Title: A dead end for Aryan Invasion Theory"s Racism - Part II
Author: ka Date: Sat, 14 June 2008 20:43:59
However, an even more systematic refutation of the charges of racism against the ancient Aryan Indian came from Sri Aurobindo in his "Secret of the Veda". He contends that the dasyus have been identified with darkness and the Aryans with light and the light of the sun in the veda is called the Aryan light in contradistinction to the dasyu darkness. The Dasyus are powers of darkness and ignorance who oppose the seeker of truth and immortality. The gods are the powers of Light, the children of Infinity, forms and personalities of the one Godhead who by their help and by their growth and human workings in man raise him to the truth and the immortality Vashishta speaks of the Aryan people being jyotirgrah, led by the light! [VII.33.7]
His final conclusion is "The indications in the veda on which this theory of a recent Aryan invasion is built, are very scanty in quantity and uncertain in their significance. There is no actual mention of any such invasion. The distinction between Aryan and non-Aryan on which so much has been built, seems on the mass of the evidence to indicate a cultural rather than racial difference. The language of the hymns clearly points to a particular worship or spiritual as the distinguishing sign of the Aryans - a worship of light, and of the powers of light and a self evidence based on the culture of truth and the aspiration to immortality. There is no reliable indication of any racial difference."
Sri Aurobindo had definitely anticipated what a historian like Trautmann would conceptualize a century later.
Even K D Sethna, a contemporary of Trautmann in his "The Problem of Aryan Origins" published over 25 years ago consistently disapproved of the racial theory. Basing his theory on the Aurobindonian vision he discovers in Rik V.14.4 the master clue as to the real nature of the dasyus in general..agnir jato arochate ghnan dasyun jyotisa tamah avundad ga apah svah [Agni born shone out slaying the Dasyus, the darkness by the light..he found the cows, the waters, the saw.] All dasyus are here identified with the darkness and Agni the god of fire brings about their destruction through the advent of light! But unfortunately Trautmann seems to be also unaware of Sethna"s work.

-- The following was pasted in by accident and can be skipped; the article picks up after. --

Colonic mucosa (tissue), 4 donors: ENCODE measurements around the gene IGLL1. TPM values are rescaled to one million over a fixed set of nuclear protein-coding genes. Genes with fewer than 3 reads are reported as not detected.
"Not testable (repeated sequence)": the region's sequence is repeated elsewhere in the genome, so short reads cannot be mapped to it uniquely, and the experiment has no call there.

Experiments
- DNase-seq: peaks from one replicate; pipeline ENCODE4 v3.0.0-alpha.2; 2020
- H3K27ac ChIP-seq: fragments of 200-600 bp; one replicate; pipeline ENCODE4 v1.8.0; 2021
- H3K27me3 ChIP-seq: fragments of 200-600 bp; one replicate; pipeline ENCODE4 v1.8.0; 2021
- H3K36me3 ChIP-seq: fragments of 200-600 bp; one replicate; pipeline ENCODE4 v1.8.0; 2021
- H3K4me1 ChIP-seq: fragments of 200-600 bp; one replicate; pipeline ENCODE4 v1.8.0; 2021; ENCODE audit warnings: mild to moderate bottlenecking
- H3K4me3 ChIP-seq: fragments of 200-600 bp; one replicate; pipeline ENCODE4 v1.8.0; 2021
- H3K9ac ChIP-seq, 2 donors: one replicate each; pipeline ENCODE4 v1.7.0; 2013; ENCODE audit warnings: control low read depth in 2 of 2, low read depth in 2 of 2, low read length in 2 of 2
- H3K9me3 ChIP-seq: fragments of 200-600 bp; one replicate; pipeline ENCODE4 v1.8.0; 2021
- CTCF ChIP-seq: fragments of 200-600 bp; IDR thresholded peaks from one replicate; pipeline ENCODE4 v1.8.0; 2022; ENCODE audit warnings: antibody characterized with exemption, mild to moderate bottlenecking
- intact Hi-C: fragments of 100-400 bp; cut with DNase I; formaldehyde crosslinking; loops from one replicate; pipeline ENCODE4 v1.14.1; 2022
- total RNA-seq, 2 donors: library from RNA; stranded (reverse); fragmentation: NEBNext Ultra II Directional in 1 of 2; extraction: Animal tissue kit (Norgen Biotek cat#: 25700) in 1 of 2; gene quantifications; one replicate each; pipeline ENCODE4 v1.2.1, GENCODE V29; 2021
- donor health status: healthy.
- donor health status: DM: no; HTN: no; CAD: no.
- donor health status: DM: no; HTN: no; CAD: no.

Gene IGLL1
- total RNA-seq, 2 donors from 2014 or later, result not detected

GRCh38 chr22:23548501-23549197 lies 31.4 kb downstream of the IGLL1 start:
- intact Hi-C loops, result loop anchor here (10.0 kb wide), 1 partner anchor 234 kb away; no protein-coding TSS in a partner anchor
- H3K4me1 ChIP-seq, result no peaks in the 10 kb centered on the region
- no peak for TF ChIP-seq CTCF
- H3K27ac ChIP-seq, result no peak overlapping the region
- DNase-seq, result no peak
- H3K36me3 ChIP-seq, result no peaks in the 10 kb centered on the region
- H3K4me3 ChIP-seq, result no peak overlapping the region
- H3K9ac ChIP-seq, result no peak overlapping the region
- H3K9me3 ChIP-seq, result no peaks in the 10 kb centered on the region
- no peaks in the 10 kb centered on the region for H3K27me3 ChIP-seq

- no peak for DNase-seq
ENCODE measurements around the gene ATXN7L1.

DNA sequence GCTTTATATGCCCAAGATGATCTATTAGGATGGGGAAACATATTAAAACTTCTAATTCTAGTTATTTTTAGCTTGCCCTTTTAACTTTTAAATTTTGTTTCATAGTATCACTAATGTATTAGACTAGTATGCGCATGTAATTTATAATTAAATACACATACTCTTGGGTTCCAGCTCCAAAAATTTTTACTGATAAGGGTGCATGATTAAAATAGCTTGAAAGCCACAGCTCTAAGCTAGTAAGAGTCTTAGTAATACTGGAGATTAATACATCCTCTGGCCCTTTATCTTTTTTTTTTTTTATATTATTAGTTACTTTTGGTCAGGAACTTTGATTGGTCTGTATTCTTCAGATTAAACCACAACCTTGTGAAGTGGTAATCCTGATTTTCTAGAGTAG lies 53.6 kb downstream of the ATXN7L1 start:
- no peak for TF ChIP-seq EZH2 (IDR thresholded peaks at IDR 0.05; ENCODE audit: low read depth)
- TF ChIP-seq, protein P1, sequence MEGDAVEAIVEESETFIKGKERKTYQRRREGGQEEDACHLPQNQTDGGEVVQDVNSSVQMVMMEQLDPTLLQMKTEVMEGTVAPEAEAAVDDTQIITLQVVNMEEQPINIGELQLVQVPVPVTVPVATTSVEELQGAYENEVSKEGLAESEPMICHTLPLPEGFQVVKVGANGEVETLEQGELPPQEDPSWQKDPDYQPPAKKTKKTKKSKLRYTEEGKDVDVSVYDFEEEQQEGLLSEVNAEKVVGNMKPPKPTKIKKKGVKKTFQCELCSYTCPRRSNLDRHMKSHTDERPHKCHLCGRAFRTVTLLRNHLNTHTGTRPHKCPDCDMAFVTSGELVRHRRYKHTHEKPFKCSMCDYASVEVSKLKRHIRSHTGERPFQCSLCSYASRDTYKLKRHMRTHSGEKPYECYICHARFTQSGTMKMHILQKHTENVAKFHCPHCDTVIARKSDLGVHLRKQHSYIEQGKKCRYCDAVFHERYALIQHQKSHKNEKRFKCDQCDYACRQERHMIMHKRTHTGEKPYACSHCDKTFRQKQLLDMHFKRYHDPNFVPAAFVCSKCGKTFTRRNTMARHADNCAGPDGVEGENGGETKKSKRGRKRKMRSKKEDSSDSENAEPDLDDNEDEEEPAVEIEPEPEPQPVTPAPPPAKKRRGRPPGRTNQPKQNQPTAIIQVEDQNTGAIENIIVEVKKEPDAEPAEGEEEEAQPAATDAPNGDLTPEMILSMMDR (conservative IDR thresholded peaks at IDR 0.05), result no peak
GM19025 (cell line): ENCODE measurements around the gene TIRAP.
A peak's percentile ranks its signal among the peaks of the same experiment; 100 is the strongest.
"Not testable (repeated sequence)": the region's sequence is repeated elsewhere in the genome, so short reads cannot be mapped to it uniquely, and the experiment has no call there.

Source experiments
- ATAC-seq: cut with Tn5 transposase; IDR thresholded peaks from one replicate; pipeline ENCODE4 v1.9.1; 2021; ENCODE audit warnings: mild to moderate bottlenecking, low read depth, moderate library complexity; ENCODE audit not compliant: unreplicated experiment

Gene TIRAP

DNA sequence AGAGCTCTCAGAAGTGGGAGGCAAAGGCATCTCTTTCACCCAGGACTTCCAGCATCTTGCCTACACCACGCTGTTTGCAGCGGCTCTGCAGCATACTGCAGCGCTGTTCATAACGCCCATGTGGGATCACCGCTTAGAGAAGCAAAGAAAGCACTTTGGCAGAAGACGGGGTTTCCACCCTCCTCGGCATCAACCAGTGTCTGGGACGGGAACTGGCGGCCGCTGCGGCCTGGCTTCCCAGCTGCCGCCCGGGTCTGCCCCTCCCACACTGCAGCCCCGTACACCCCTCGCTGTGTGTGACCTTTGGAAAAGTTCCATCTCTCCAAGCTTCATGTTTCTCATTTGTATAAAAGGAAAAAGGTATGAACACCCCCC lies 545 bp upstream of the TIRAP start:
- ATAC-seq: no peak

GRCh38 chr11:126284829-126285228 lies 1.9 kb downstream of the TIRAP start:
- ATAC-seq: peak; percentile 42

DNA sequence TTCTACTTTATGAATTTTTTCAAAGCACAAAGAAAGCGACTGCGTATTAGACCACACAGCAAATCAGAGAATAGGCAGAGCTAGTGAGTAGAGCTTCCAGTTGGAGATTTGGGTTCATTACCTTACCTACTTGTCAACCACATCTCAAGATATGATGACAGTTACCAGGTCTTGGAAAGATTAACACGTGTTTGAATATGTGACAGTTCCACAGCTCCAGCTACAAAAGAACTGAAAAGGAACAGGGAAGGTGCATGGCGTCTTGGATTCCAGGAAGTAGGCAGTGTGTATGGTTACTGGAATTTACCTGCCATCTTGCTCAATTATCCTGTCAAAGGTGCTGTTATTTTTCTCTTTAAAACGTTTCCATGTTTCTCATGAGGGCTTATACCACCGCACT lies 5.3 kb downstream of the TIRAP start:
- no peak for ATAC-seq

Trautmann can of course take heart in the fact that the Aryan theory had several native Indian Historians in its support. B R Ambedkar, the dalit leader denounced the Aryan theory to be a hoax and its continued propagation as a Brahmanical conspiracy. In recent times, Romila Thapar in "Early India" uses the same argument, while Dilip Chakrabarti in "Colonial Indology" quotes a vast array of nationalist Indian Historians like R C Dutt, Majumdar, Nilakantha Shastri, Pandey who all upheld the Aryan Invasion theory. But even he would agree that they were all without exception ready to reconsider the AIT in the light of fresh evidence and were generously open to new ideas on the subject. One may add it is only the Marxists and dalit historians who remain rudely recalcitrant in rejecting their unconcealed love for the AIT until today. The queerly querulous tones of Thapar et al are definitely sounding sanctimonious to me.
In the History and culture of the Indian People, Volume I, the Vedic Age; Majumdar presents briefly the opposite view of autochthonous origin of the Aryan but admits his inability to side with it in the light of extant evidence but is willing to wait for the decipherment of the Indus script, which if proved to be Sanskrit would definitely overthrow the AIT. Even the others, hardly ever considered the Aryan to be a persecutor of the native and instead suggested them to be migrants, and their interaction with the former leading to a cultural fusion or synthesis. We are certain that the majority did not believe the Aryans to be the torch bearers of civilization in India especially after the discovery of the Indus valley civilization. Panikar in his "Survey of Indian History" is most explicit on this account.
The differences between Aryan and Non Aryan subsisted according to them in cultural and not necessarily racial differences, although unlike Vivekananda and Aurobindo they were not wholly emphatic on this point. One should be sympathetic and not discount the burden of Western scholarship which they were pitted against and the mere ring of unorthodoxy could sound the death knell of professional careers through academic apartheid. One may add that in the absence of modern genetic, anthropological and archaeological evidence they were compelled to rely on colonial experts on the same who more often that not were subject to their own racial biases, and sometimes had a distinct political axis to grind. These racial sentiments were acutely perceived by Indian Historians of the day like Majumdar who in his preface to Ancient India in 1927 wrote with observation with respect to the writings of Vincent Smith "These sentiments which are echoed in other books, are not only uncalled for and misleading, but are calculated to distort the vision and judgment of modern readers."